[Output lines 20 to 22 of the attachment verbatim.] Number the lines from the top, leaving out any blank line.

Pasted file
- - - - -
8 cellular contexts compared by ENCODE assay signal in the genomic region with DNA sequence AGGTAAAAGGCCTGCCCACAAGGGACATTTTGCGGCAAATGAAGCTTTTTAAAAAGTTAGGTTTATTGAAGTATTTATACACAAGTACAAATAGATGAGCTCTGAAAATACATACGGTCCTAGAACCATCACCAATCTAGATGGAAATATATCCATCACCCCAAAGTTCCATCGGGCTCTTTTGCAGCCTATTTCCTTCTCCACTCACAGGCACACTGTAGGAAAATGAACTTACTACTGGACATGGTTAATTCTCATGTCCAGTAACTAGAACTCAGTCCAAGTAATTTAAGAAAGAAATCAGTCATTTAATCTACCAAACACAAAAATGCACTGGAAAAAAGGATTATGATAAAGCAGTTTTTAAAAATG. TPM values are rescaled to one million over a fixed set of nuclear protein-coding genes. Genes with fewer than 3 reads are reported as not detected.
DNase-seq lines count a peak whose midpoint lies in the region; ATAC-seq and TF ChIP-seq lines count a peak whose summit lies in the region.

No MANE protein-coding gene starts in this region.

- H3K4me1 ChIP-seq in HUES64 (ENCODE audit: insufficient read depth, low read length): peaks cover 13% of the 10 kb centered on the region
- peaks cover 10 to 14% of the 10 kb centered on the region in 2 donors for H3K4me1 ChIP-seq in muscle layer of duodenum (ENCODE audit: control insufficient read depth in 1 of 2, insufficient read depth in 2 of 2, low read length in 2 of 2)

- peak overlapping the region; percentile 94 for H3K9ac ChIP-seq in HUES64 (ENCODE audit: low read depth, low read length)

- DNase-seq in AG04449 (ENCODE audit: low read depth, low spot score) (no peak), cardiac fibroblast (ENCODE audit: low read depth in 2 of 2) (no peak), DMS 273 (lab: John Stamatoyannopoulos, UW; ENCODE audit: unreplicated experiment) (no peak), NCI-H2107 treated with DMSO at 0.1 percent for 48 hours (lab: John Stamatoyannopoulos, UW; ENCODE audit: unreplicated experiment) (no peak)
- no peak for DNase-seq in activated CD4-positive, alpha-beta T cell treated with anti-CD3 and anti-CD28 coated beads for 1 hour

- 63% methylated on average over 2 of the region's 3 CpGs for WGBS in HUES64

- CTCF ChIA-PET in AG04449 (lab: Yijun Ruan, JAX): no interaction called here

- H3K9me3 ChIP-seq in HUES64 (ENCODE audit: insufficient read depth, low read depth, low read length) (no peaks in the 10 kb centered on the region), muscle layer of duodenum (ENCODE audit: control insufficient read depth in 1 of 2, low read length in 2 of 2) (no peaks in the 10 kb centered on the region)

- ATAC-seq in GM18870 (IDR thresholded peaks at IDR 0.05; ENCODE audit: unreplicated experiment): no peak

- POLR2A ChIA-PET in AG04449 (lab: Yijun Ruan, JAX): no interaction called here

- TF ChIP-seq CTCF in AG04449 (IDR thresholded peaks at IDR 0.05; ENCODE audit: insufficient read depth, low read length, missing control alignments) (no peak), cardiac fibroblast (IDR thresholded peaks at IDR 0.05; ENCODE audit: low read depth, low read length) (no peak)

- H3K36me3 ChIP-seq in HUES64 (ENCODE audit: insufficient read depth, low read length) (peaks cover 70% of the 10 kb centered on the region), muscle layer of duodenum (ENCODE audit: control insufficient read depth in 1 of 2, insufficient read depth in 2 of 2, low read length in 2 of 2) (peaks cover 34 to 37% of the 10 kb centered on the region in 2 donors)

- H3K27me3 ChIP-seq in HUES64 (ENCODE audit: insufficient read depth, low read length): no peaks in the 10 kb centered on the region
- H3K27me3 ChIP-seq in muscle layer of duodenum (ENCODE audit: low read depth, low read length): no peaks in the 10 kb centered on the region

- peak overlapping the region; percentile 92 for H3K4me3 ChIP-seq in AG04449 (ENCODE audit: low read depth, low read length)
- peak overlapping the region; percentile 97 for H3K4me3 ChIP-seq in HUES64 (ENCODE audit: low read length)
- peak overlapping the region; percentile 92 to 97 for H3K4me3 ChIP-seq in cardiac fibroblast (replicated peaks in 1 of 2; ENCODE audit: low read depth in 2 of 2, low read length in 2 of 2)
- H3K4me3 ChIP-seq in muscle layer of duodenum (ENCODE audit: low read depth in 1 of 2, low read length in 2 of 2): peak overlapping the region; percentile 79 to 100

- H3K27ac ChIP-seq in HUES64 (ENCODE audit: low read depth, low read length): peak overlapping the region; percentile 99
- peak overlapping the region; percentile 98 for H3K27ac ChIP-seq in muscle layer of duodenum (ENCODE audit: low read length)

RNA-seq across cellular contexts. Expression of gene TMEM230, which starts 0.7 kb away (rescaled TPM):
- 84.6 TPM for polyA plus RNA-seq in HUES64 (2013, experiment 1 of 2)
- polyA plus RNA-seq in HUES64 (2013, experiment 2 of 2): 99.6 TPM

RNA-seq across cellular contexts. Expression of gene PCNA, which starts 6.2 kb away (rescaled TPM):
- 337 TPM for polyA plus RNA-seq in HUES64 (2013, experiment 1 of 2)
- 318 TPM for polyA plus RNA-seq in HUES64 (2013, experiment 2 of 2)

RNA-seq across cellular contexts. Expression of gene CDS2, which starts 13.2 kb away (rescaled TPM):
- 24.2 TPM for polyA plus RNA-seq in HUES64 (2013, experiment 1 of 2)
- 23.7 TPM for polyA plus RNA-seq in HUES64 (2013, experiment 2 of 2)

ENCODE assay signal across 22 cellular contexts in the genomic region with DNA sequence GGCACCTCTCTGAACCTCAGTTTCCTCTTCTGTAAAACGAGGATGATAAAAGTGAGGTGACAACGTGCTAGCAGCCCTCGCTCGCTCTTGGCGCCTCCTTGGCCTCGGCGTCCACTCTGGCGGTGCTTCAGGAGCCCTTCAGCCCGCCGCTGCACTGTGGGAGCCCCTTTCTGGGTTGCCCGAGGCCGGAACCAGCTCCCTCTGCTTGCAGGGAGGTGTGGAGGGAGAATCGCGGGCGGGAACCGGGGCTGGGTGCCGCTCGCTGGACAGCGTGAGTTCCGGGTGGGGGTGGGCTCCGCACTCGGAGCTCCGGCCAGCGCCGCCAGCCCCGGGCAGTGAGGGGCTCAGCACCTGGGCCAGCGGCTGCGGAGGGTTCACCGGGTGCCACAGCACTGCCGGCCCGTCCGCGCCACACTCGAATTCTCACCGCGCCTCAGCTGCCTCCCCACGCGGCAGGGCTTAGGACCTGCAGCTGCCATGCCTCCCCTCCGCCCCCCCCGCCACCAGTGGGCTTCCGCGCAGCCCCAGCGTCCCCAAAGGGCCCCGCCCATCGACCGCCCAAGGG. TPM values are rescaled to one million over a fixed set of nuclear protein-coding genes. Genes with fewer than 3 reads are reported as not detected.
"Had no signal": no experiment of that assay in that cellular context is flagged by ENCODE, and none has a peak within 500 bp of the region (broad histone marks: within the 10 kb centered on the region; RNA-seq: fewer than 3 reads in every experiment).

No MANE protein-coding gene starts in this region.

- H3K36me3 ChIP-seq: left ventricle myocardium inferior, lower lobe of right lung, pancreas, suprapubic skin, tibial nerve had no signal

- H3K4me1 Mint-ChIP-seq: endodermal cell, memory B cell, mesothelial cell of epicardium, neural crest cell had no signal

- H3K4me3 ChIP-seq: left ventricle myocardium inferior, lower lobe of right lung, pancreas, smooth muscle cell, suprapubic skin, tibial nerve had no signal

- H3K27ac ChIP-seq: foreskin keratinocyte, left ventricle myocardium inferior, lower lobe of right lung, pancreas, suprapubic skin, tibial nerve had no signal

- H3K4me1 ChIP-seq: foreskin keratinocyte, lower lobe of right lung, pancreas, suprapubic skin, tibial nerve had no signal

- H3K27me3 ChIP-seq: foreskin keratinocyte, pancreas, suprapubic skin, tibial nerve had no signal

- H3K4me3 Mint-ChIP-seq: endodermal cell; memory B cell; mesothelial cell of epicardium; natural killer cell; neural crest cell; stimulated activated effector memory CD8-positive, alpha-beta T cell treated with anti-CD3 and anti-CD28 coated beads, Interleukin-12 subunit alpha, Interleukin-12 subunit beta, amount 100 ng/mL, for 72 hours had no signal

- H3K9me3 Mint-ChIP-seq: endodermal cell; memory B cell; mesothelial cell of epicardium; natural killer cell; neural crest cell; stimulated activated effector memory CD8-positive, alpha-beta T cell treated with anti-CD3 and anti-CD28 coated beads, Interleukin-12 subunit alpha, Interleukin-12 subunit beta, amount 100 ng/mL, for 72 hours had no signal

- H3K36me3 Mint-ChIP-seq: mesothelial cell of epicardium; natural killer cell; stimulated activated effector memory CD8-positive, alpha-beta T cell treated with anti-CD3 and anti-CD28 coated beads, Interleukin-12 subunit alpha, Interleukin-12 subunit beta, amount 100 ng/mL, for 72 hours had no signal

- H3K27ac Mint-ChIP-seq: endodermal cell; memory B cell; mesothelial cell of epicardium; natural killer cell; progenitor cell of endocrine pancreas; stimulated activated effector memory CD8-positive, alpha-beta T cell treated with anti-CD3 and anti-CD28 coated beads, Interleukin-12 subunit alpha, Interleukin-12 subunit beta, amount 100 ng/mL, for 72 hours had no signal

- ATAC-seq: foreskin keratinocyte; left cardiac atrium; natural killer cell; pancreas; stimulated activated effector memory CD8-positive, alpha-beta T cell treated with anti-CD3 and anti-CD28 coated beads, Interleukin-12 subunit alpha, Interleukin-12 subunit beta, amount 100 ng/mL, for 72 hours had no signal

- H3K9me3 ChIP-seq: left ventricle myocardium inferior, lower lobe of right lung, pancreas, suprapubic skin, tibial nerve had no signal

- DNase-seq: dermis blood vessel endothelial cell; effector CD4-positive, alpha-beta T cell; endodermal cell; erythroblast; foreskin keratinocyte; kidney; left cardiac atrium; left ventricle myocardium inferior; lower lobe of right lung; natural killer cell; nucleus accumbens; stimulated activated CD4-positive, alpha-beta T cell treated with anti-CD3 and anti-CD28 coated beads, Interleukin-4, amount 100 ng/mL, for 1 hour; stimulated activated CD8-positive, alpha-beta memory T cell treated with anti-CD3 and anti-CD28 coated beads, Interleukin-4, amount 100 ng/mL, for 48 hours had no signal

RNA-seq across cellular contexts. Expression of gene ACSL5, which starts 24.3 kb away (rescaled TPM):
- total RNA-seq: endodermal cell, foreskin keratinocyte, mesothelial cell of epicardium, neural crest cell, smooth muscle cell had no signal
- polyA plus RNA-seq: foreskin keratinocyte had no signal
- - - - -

- peak overlapping the region; percentile 92 to 97 for H3K4me3 ChIP-seq in cardiac fibroblast (replicated peaks in 1 of 2; ENCODE audit: low read depth in 2 of 2, low read length in 2 of 2)
- H3K4me3 ChIP-seq in muscle layer of duodenum (ENCODE audit: low read depth in 1 of 2, low read length in 2 of 2): peak overlapping the region; percentile 79 to 100

- H3K27ac ChIP-seq in HUES64 (ENCODE audit: low read depth, low read length): peak overlapping the region; percentile 99